Mad as a hatter – The Bostonian that Killed John Wilkes Booth
Portrait by renowned Civil War photographer Mathew Brady, courtesy of New England Historical Society
Corbett was known as the “Lincoln Avenger.” Against orders from the Secretary of War, Edwin Stanton, Thomas P. Corbett executed John Wilkes Booth, the identical way John Wilkes[i] had killed Abraham Lincoln. The outline of his life below tracts an ignoble story that implies the reason he disobeyed orders. To others, the inconclusive end of his life led to alternate theories of his motives.
Thomas Corbett was born in London England in 1832
His family arrived in New York City in 1839 and settled in Troy, NY
He was devastated as his wife and daughter died in childbirth
He moved to Boston in 1857
He began drinking heavily
He became homeless
A Methodist Episcopal preacher confronted him in the streets and ended his binging
He changed his name to Boston in honor of his rebirth
Boston’s first job in Boston was as an apprentice: making felt hats
Hat felt making released mercury nitrate fumes, well known as a compound that led to hallucinations, psychosis and twitching called the “hatter’s shakes"[ii]
He regularly attended the Bromfield Street Church in downtown Boston[iii]
He was often seen distributing religious literature in the North End
One night prostitutes confronted him. His arousal surprised and scared him
He retired to his room and used a knife to remove his genitals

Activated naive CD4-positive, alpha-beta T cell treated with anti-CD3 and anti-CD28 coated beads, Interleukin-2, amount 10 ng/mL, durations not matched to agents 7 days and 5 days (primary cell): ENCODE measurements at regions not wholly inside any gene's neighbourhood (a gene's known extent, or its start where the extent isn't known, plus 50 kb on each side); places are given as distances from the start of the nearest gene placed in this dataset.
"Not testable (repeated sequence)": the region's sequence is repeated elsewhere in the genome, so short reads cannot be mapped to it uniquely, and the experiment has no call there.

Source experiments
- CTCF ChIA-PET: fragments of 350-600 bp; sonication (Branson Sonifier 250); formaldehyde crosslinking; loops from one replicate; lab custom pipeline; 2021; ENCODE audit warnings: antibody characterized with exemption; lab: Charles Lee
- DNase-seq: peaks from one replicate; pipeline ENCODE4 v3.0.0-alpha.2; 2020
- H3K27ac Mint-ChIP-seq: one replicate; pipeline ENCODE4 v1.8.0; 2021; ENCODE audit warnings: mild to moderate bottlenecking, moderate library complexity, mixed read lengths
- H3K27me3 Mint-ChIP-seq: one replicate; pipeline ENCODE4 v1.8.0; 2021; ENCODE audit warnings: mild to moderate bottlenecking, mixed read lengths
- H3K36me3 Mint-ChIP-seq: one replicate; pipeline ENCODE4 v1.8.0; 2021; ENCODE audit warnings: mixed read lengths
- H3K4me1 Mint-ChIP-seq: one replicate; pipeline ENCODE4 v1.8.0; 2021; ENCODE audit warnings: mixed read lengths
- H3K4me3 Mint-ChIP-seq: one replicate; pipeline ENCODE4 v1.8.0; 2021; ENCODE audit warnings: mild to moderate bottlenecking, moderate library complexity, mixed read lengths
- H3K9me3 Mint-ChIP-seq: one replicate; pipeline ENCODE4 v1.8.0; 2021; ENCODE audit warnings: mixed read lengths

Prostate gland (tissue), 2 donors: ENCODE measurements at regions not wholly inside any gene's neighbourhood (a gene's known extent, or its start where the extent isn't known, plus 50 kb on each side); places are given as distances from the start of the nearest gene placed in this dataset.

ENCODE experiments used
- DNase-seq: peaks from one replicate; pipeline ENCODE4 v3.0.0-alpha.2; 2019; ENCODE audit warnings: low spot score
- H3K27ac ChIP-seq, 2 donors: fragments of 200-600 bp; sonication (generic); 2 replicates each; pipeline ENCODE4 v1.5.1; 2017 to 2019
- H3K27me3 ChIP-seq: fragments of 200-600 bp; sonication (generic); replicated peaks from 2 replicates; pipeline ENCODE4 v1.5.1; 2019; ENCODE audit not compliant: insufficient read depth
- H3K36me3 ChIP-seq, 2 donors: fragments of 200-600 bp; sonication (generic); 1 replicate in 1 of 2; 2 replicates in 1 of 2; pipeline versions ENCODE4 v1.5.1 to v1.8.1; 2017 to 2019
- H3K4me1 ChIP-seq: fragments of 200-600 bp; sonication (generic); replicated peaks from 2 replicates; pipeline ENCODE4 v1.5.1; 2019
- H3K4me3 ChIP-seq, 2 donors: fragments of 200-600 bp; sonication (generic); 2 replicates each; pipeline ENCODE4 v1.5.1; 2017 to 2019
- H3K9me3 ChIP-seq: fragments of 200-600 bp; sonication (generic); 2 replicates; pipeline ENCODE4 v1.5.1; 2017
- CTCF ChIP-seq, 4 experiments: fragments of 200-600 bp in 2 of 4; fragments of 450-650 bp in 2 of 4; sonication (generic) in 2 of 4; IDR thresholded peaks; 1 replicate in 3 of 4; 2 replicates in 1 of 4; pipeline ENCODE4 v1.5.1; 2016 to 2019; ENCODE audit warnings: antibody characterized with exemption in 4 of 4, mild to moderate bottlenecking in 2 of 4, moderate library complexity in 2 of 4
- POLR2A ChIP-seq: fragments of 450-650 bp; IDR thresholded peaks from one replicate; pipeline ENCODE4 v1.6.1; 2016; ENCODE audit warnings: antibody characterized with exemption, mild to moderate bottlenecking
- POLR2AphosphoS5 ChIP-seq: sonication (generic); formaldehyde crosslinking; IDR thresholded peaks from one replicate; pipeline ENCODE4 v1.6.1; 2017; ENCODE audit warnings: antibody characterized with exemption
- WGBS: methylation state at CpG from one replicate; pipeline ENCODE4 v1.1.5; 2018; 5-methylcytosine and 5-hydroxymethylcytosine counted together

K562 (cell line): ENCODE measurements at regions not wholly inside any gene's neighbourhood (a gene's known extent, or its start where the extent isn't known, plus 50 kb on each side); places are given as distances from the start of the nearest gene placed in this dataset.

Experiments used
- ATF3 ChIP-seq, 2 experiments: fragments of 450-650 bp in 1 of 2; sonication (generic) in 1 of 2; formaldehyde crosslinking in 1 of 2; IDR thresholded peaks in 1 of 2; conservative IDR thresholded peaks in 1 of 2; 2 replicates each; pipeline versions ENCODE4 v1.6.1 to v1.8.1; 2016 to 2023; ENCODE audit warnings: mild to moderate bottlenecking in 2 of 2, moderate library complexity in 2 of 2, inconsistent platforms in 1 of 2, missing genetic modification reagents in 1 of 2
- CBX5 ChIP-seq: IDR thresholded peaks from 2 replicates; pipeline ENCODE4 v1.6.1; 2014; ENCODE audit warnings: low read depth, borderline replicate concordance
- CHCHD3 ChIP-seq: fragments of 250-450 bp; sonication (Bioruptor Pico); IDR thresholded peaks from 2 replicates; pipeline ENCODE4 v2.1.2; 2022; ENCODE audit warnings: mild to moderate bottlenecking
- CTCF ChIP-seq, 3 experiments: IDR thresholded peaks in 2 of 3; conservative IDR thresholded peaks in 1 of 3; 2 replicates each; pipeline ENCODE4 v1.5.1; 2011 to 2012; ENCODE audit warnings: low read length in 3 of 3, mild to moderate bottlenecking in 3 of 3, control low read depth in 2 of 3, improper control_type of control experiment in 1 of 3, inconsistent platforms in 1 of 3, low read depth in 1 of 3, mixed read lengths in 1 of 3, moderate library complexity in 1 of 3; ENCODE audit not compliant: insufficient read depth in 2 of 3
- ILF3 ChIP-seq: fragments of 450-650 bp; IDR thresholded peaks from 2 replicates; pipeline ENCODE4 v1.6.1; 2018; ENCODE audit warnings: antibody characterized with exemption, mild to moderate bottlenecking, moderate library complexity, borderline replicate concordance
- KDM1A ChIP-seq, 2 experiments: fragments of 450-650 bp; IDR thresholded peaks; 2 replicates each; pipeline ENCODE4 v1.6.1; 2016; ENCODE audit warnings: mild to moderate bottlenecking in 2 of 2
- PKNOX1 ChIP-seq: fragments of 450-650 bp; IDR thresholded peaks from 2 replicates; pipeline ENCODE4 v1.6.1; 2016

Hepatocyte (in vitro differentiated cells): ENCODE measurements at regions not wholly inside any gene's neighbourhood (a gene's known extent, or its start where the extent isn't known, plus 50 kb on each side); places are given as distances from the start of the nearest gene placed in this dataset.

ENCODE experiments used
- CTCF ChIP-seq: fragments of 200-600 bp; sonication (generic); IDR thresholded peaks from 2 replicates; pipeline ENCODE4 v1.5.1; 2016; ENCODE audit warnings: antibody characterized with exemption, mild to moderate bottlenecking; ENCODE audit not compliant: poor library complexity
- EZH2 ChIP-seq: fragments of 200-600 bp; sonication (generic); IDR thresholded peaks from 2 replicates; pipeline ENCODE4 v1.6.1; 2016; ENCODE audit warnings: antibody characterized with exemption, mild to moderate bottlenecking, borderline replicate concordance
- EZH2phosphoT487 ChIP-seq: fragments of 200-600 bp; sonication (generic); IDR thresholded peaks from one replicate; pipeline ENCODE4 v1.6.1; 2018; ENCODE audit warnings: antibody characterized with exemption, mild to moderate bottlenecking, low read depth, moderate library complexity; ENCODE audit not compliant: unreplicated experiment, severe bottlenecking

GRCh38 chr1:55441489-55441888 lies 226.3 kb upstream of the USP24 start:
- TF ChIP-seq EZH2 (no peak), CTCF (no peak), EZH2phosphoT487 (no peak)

He attended church, returned to his place for dinner prior to seeking medical help at Mass. Gen. Hosp
As soon as the Civil War began he enlisted in the New York Militia
His disruptive religious proselytization led to insubordination charges and a court-martial
Execution was the sentence soon reduced to a general discharge
In 1864, he re-enlisted in the 16th New York regiment.
He was captured in Virginia by the famous Mosby’s Raiders after discharging all of his ammunition
Mosby admired his courage sparing his life, but sent him to the infamous Andersonville Prison in Georgia
Thirteen-thousand Union soldiers died in Andersonville
His life was saved in an exchange of prisoners in November of 1864
He was cured of scurvy and malnutrition and returned to his regiment as a sergeant
Scurvy often led to or worsened mental health conditions, particularly psychosis
Corbett testified against Henry Wirz, commandant of Andersonville, subsequently leading to the Captain’s hanging in November 1865
Lincoln was assassinated by John Wilkes Booth April 14, 1865
Twelve days later Corbett’s platoon was sent to surround John Wilkes Booth at the Garrett Farm, Port Royal, Virginia
Booth’s accomplice, David Herold, surrenders. Booth refused
The Union soldiers set the barn on fire to literally, “smoke him out”
Corbett shot Booth in the back of the head penetrating the left eyeball
Corbett, upon questioning by his officer, admitted to killing Booth
He was arrested for disobeying orders to take Booth alive
Boston Corbett was removed to Washington D.C., to be court-martialed
He met with Secretary of War Stanton and claimed Booth would have killed him if he did not defend himself.
Stanton suggested that Corbett had done the nation a favor. “"The rebel is dead. The patriot lives. . . [v]
Eyewitnesses, including Richard Garrett the owner of the farm, did contradict Boston Corbett’s specific claim of self-defense
Corbett received a portion of the reward money equal to $26,000 in today’s currency
Corbett was honorably discharged from the army and returned to work in Boston as a hatter
Business slowed, and he moves to Danbury, CT
His next move five years later was to Camden, NJ, as a lay preacher
He lectured about the assassination, but his erratic behavior diminished his celebrity status
Due to his insubordinate nature, he repeatedly lost lay religious jobs
Paranoia seeped into every occurrence as he claimed to have received hate mail about killing Booth